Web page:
Issue Date: July 23, 2012
Seeking Oral History Interviewees
I am writing on behalf of the Chemical Heritage Foundation’s (CHF) Oral History Program, which aims to contribute to the preservation of the modern history of chemistry through recording the thoughts, recollections, and insights of the women and men who practice this intriguing science. Since our founding 30 years ago, CHF has amassed an oral history collection of well over 700 interviews that give us perspective on various fields within chemistry; on the practices and research methods of notable, award-winning chemists; on mentorship; on the design, development, and deployment of equipment and instrumentation; on collaboration and competition within science; on different chemical companies and industries; and on living a scientific life. Now we would like your help in expanding our collection.
It is easy to identify some of the people who should be interviewed for an oral history: Perusing lists of awards given during the course of a year is a simple way to develop such a list (which we regularly do), and a number of interviewees are suggested to us by word of mouth or through interactions that we have with chemists at relevant events held around the country.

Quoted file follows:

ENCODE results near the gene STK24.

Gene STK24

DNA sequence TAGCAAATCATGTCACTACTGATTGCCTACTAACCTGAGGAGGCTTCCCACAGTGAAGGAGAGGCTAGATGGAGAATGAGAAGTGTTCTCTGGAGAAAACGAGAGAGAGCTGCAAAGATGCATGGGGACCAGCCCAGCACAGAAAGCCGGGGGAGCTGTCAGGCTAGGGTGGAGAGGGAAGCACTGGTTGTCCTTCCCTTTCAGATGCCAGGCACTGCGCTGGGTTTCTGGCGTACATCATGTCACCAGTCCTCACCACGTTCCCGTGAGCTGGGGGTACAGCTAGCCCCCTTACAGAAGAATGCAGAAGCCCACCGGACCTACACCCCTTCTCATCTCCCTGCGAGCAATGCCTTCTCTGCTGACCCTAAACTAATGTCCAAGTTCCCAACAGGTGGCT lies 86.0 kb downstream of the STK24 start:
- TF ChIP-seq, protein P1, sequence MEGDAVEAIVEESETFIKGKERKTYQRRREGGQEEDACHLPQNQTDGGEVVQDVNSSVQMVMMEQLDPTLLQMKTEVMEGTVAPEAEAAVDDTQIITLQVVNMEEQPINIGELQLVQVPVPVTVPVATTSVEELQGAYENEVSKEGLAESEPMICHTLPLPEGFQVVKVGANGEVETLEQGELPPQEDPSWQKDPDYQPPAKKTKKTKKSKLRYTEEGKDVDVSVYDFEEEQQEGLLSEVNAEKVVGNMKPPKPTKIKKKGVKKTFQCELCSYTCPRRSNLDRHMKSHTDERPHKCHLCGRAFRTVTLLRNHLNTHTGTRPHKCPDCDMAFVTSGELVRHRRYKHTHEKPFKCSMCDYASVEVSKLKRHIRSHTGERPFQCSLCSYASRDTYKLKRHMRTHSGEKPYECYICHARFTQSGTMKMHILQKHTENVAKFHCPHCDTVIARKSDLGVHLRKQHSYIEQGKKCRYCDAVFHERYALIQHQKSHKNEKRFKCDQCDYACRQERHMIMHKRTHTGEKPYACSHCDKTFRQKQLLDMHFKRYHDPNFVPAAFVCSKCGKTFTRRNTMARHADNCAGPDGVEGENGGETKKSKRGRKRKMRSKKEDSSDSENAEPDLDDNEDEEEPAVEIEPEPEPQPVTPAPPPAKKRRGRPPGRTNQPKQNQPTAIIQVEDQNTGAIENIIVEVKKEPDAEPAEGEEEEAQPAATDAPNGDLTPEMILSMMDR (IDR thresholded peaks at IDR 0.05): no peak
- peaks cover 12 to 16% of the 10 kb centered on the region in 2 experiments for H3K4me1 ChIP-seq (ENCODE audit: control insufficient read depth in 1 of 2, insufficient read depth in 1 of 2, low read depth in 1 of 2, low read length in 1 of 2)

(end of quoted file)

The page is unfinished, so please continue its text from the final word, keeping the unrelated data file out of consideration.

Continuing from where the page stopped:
There are many more individuals, however, about whom we have never heard, people who are critical to chemistry in an assortment of ways. There are lecturers who inspire individuals to undertake a scientific life and mentors who guide students through their graduate work and young faculty through their early careers. There are those who contribute their time, knowledge, and insight to colleagues’ work and people whose own published work has been critical to understanding core concepts in the chemical sciences. And, of course, there are those who should have won an award but never did. This is why the oral history program at CHF needs your help—we want to know whom we have missed.
This year—and, I hope, in years to come—we would like you to nominate individuals for us to interview during the course of our annual interview cycle. You should feel free to nominate anyone you think has been an asset to the chemical sciences, whether it is someone who regularly challenged you and improved your science with probing questions, someone who guided you through your early career, someone whose work was core to your own research, or someone who developed a technique or an instrument that has been truly indispensable to you.
For more information about those we have already interviewed, you can look at our collections online at chemheritage.org/discover. Once all of the nominations are in, we will develop a list of the most-nominated individuals and will begin contacting them to see if they would be interested in participating in our Oral History Program.
If you have any questions for me about the Oral History Program, about our collections, or about someone you would like to nominate, please feel free to contact me at any time. You can fill out our nomination survey at chemheritage.org/acs-survey. Please submit your nominations by the end of September. Thanks so much for your help.
By David J. Caruso
Program Manager, Oral History
Chemical Heritage Foundation
- Chemical & Engineering News
- ISSN 0009-2347
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